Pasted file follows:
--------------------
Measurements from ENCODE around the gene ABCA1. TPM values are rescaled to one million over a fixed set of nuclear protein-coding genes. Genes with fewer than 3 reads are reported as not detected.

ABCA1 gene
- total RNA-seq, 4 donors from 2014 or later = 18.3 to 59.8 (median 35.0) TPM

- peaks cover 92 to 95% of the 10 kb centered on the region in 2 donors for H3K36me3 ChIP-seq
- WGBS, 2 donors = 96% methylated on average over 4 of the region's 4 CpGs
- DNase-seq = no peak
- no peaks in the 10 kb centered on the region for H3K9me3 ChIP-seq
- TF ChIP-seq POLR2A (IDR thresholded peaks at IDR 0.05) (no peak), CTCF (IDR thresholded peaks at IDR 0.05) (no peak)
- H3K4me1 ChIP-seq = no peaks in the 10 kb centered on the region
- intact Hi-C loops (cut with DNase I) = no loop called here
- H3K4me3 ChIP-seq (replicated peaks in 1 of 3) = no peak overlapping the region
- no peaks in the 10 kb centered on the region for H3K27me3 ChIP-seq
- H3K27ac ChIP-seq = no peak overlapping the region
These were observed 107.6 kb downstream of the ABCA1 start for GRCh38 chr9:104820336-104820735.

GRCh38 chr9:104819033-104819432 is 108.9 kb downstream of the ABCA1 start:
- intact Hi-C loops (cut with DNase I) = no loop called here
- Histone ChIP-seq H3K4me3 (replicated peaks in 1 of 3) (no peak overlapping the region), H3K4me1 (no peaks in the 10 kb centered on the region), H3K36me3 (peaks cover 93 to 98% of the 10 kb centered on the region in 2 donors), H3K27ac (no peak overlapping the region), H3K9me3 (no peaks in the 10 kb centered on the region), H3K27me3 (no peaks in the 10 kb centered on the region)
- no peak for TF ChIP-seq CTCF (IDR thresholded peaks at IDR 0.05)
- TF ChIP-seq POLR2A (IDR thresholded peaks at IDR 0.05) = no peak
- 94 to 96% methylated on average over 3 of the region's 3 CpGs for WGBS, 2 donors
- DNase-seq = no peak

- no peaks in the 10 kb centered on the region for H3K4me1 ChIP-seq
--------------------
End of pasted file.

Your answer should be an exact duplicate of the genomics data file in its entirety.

Measurements from ENCODE around the gene ABCA1. TPM values are rescaled to one million over a fixed set of nuclear protein-coding genes. Genes with fewer than 3 reads are reported as not detected.

ABCA1 gene
- total RNA-seq, 4 donors from 2014 or later = 18.3 to 59.8 (median 35.0) TPM

- peaks cover 92 to 95% of the 10 kb centered on the region in 2 donors for H3K36me3 ChIP-seq
- WGBS, 2 donors = 96% methylated on average over 4 of the region's 4 CpGs
- DNase-seq = no peak
- no peaks in the 10 kb centered on the region for H3K9me3 ChIP-seq
- TF ChIP-seq POLR2A (IDR thresholded peaks at IDR 0.05) (no peak), CTCF (IDR thresholded peaks at IDR 0.05) (no peak)
- H3K4me1 ChIP-seq = no peaks in the 10 kb centered on the region
- intact Hi-C loops (cut with DNase I) = no loop called here
- H3K4me3 ChIP-seq (replicated peaks in 1 of 3) = no peak overlapping the region
- no peaks in the 10 kb centered on the region for H3K27me3 ChIP-seq
- H3K27ac ChIP-seq = no peak overlapping the region
These were observed 107.6 kb downstream of the ABCA1 start for GRCh38 chr9:104820336-104820735.

GRCh38 chr9:104819033-104819432 is 108.9 kb downstream of the ABCA1 start:
- intact Hi-C loops (cut with DNase I) = no loop called here
- Histone ChIP-seq H3K4me3 (replicated peaks in 1 of 3) (no peak overlapping the region), H3K4me1 (no peaks in the 10 kb centered on the region), H3K36me3 (peaks cover 93 to 98% of the 10 kb centered on the region in 2 donors), H3K27ac (no peak overlapping the region), H3K9me3 (no peaks in the 10 kb centered on the region), H3K27me3 (no peaks in the 10 kb centered on the region)
- no peak for TF ChIP-seq CTCF (IDR thresholded peaks at IDR 0.05)
- TF ChIP-seq POLR2A (IDR thresholded peaks at IDR 0.05) = no peak
- 94 to 96% methylated on average over 3 of the region's 3 CpGs for WGBS, 2 donors
- DNase-seq = no peak

- no peaks in the 10 kb centered on the region for H3K4me1 ChIP-seq